The indefinite shut down of B.C.’s busiest emergency department at Surrey Memorial Hospital after a flood there Monday is putting more pressure on already congested hospitals around the rest of the region.
A “couple hundred” emergency patients are likely being handled by other hospitals that would normally be at SMH, said Fraser Health spokesman Roy Thorpe-Dorward.
“We’ve had reports from [Royal Columbian Hospital] and Peace Arch in particular that have seen more patients than usual,” he said.
The ER at Surrey Memorial is now not expected to reopen until at least next week, Thorpe-Dorward said, and it may take two weeks to restore full service.
The first floor was flooded after an excavator broke a water main during construction for the hospital’s expansion.
Surrey Memorial’s ability to perform surgeries is also crippled because it’s only running one out of the usual eight operating rooms so far.
More than 100 elective or non-urgent surgeries were initially cancelled that had been scheduled for Monday and Tuesday and more are expected to be postponed each day.
“A key priority is to get additional operating rooms up and running,” Thorpe-Dorward said.
Initially the problem was concern about water and power reliability.
Now, ORs remain closed because diagnostic imaging and other equipment lost or damaged in the flood is not yet back on line and the scramble to handle emergency patients without an ER has left the hospital short of staff who would ordinarily support surgeries.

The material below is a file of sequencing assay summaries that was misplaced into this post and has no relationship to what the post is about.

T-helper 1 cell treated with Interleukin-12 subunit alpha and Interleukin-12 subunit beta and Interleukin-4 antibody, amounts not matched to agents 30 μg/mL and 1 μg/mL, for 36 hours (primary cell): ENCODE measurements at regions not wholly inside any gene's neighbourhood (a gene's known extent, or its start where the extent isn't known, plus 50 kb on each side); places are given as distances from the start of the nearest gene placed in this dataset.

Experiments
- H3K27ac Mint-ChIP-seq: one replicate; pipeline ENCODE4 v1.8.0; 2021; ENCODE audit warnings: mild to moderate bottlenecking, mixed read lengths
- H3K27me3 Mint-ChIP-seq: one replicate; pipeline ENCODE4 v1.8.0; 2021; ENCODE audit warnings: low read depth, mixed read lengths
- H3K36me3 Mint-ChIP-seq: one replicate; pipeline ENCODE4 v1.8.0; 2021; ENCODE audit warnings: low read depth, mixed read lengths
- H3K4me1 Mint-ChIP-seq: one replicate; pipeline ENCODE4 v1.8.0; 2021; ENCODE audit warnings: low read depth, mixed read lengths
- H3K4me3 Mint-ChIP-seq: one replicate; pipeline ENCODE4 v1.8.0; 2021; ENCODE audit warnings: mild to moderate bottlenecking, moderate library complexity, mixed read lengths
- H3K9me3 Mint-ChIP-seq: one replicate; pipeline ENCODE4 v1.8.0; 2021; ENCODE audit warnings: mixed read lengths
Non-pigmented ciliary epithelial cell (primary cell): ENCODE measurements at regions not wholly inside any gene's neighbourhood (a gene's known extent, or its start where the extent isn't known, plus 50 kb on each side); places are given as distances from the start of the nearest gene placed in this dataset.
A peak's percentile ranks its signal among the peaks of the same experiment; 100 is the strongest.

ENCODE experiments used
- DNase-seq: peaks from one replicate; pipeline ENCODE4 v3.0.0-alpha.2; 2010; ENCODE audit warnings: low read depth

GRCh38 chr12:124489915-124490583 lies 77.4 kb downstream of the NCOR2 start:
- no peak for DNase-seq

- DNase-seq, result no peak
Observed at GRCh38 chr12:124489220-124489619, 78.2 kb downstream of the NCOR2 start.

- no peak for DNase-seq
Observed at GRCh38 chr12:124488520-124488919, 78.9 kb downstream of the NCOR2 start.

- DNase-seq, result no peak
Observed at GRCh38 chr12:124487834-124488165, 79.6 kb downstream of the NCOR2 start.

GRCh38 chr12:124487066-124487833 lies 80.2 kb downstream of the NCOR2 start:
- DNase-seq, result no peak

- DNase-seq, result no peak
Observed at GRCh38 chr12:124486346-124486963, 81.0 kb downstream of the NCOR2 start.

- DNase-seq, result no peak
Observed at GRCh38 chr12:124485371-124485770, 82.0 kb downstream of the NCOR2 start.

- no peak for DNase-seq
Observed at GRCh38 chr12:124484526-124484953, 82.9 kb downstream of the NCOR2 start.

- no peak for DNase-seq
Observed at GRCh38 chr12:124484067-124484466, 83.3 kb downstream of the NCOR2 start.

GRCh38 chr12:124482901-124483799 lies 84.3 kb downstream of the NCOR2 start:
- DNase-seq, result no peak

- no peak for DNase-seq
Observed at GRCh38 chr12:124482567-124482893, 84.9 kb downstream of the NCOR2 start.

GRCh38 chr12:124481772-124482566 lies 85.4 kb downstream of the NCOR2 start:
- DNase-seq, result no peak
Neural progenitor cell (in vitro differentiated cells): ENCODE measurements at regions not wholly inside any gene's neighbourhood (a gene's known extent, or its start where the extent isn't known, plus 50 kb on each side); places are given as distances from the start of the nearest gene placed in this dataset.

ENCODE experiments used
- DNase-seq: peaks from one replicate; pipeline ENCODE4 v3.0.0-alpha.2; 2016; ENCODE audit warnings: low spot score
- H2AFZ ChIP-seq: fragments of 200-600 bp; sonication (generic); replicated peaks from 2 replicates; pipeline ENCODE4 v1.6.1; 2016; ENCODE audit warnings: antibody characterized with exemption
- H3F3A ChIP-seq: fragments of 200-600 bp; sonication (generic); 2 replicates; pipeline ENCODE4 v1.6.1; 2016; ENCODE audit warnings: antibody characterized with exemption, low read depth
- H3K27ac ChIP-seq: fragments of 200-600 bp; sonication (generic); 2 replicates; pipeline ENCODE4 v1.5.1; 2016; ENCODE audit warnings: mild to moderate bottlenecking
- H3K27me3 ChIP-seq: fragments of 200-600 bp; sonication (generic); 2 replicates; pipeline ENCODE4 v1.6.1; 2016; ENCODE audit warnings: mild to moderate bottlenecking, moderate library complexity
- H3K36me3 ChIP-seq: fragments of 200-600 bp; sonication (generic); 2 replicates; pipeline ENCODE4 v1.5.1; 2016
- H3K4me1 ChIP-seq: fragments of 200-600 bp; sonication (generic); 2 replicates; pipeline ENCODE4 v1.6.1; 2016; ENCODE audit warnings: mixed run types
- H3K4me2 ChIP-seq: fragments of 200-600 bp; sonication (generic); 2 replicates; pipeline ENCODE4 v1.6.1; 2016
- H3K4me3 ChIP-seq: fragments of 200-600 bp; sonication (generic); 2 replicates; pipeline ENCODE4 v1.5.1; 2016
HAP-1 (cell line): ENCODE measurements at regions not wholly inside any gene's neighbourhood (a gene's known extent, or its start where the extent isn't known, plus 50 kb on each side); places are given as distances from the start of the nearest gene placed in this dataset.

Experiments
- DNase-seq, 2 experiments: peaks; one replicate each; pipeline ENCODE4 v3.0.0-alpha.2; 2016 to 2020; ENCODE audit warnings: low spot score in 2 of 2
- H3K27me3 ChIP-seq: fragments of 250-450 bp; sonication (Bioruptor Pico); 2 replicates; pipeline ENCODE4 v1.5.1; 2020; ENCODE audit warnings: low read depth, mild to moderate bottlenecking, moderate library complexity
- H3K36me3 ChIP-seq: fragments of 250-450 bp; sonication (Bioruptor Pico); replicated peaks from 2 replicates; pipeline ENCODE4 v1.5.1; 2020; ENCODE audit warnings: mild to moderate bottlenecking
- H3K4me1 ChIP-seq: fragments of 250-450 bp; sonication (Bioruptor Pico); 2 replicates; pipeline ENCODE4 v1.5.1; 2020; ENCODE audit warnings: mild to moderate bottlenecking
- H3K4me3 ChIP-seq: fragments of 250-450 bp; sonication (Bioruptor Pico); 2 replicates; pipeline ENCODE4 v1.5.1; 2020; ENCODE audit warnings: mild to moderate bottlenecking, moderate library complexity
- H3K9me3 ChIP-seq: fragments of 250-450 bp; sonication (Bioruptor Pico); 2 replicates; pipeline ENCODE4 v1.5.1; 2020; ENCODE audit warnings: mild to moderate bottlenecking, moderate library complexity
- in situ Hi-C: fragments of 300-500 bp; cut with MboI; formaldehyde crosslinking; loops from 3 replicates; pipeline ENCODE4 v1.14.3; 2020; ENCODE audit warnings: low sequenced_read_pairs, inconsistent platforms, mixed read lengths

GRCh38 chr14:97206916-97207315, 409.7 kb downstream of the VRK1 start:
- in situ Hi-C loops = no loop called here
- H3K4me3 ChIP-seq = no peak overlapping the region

Patients who arrive at SMH and need urgent help are being treated at a 24-hour urgent care area opened at the Jim Pattison Outpatient Care and Surgery Centre near SMH and a regional Mobile Medical Unit on standby for disasters is now set up there as well to act as a temporary ER.
Less serious cases will be assessed and treated there, while more seriously ill patients will be transferred elsewhere in the region.
Ambulance paramedics are automatically taking patients who would normally go to SMH to other hospitals, depending on where officials determine the most space exists.
All flood water has been removed but work is now focused on drying out the ER and then assessing the restoration work needed and possible damage to sophisticated medical equipment.
“Cleaning will obviously be important as we have to create a sterile emergency environment,” Thorpe-Dorward said.
Crews have built a temporary wall at the back of the ER, replacing the one that collapsed Monday when water released by the water main break burst through.
Thorpe-Dorward said the health authority is proud of how ER staff at Surrey performed in the initial moments of the flood when water suddenly gushed through the back wall.
“We learned our staff don’t panic under pressure,” he said.
Twenty-five patients in the ER were quickly evacuated to other parts of the hospital.
He noted the incident allowed Fraser Health to activate and refine its disaster plans, which set out responses to crises “up to and including the loss of an entire hospital.”